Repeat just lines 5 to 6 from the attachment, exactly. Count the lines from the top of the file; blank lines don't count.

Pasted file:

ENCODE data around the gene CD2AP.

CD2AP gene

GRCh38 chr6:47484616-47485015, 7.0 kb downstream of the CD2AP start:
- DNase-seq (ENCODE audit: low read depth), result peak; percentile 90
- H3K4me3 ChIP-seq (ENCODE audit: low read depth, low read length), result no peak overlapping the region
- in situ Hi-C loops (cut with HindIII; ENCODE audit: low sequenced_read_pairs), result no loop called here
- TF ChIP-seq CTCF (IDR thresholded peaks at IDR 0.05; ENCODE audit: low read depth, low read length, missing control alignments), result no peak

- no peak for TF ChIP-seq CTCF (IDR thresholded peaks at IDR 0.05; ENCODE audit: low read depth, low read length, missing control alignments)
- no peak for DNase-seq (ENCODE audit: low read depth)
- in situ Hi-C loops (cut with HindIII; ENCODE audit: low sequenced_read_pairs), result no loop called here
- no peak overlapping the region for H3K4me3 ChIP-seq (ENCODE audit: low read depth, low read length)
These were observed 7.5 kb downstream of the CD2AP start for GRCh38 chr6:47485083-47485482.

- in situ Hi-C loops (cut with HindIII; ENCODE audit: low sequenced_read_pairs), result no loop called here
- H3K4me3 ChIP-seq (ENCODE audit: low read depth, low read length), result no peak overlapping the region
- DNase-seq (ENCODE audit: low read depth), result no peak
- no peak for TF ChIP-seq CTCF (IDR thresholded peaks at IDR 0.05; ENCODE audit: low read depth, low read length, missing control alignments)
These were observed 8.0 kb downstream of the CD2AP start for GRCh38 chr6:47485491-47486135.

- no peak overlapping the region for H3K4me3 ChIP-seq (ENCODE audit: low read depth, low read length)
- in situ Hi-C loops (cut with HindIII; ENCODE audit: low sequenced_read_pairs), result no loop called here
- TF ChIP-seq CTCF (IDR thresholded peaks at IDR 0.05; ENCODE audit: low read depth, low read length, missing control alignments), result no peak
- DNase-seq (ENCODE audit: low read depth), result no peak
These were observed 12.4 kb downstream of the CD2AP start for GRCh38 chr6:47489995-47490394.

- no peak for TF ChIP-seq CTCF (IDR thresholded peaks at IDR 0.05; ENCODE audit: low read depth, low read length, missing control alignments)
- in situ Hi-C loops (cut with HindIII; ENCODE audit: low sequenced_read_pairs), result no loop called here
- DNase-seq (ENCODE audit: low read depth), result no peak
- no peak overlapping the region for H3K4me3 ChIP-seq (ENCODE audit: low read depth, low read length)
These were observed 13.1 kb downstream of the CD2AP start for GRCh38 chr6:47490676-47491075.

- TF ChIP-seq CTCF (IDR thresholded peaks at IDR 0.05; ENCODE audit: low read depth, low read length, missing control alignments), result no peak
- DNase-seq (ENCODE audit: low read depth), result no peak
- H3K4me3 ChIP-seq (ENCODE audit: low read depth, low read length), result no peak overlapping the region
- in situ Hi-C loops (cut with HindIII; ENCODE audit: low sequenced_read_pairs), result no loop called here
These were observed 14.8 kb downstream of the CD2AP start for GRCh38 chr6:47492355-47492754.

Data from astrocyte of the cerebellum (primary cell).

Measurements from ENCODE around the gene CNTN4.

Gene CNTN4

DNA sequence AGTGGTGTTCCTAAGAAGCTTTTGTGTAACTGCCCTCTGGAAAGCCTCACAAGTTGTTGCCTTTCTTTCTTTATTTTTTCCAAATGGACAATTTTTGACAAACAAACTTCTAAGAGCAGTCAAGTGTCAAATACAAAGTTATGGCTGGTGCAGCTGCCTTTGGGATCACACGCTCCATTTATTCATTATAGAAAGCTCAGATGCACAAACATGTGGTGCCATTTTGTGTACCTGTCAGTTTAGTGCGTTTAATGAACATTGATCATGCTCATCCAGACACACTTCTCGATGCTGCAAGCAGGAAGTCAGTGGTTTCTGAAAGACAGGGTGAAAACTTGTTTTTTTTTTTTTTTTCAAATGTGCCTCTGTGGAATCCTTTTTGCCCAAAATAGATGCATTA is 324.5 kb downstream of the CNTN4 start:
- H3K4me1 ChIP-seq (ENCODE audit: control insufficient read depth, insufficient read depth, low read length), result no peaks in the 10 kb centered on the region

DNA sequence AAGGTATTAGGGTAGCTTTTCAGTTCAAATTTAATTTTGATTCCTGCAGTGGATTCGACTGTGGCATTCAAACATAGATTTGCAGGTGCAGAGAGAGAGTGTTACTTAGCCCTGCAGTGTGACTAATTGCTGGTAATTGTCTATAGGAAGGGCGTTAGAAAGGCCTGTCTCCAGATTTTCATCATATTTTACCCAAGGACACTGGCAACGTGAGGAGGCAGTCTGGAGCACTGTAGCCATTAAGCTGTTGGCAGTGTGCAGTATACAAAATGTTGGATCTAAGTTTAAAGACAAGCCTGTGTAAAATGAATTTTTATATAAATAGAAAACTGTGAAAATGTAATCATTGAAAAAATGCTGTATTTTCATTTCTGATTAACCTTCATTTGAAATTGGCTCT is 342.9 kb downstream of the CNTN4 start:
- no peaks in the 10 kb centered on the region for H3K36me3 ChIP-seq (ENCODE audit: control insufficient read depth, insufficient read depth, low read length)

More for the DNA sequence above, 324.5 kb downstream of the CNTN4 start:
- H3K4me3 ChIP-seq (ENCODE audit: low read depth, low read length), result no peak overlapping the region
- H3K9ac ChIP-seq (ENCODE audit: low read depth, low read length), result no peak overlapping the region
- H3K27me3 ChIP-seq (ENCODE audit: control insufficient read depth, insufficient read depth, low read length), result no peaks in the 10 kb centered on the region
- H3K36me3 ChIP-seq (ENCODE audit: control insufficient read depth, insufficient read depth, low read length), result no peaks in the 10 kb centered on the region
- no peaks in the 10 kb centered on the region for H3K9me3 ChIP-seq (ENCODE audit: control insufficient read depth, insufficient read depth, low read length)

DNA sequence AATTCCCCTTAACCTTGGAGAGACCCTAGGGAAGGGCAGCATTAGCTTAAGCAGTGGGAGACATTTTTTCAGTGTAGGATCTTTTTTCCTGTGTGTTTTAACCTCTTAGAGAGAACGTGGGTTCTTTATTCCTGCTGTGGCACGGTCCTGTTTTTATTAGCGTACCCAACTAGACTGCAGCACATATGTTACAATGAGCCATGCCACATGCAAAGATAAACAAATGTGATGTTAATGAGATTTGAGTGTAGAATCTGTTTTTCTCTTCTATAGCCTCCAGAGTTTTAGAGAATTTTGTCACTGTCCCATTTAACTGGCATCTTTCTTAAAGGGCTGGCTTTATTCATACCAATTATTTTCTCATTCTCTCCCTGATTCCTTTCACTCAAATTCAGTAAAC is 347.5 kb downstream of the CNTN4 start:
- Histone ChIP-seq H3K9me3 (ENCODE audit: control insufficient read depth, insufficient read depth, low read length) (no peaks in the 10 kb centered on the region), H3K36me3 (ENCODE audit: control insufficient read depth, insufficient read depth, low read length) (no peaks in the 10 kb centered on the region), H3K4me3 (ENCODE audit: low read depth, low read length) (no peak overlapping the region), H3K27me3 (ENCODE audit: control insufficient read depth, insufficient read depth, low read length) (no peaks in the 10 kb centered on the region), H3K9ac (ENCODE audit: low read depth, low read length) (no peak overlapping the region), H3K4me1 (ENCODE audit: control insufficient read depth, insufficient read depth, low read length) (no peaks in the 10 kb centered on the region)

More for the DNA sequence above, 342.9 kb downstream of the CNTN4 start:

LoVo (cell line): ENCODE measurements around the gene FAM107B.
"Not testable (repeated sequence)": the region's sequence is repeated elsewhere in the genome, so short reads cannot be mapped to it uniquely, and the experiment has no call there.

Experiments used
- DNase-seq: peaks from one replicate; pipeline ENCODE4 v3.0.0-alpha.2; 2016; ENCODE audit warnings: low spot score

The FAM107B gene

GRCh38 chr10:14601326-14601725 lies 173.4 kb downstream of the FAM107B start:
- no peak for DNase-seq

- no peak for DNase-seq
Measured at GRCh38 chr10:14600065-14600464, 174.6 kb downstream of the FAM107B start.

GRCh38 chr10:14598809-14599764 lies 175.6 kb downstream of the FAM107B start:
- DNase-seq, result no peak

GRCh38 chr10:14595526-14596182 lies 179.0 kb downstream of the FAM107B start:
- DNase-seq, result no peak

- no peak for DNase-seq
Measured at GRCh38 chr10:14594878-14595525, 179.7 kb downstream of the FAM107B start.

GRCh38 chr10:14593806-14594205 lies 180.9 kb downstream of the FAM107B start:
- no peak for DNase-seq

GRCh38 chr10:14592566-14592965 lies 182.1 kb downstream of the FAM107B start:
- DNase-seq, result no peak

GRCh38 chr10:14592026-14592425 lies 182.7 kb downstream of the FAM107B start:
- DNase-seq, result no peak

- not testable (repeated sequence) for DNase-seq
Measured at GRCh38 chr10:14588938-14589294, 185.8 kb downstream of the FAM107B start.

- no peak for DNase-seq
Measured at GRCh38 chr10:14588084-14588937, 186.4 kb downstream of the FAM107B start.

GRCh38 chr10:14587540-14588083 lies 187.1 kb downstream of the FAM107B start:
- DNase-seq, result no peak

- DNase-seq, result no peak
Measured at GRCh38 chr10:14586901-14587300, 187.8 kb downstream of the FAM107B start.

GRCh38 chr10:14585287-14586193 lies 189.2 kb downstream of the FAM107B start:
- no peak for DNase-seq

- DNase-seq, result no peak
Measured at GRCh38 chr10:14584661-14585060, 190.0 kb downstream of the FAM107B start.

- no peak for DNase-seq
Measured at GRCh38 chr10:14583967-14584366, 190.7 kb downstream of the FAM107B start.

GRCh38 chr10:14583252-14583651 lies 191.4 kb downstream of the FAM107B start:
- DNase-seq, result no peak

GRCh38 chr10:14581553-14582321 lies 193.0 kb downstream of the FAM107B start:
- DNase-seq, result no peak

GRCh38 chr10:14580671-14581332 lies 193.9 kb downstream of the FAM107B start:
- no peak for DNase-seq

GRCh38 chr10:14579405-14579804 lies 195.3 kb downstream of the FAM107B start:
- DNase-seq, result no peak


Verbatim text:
- H3K4me3 ChIP-seq (ENCODE audit: low read depth, low read length), result no peak overlapping the region
- in situ Hi-C loops (cut with HindIII; ENCODE audit: low sequenced_read_pairs), result no loop called here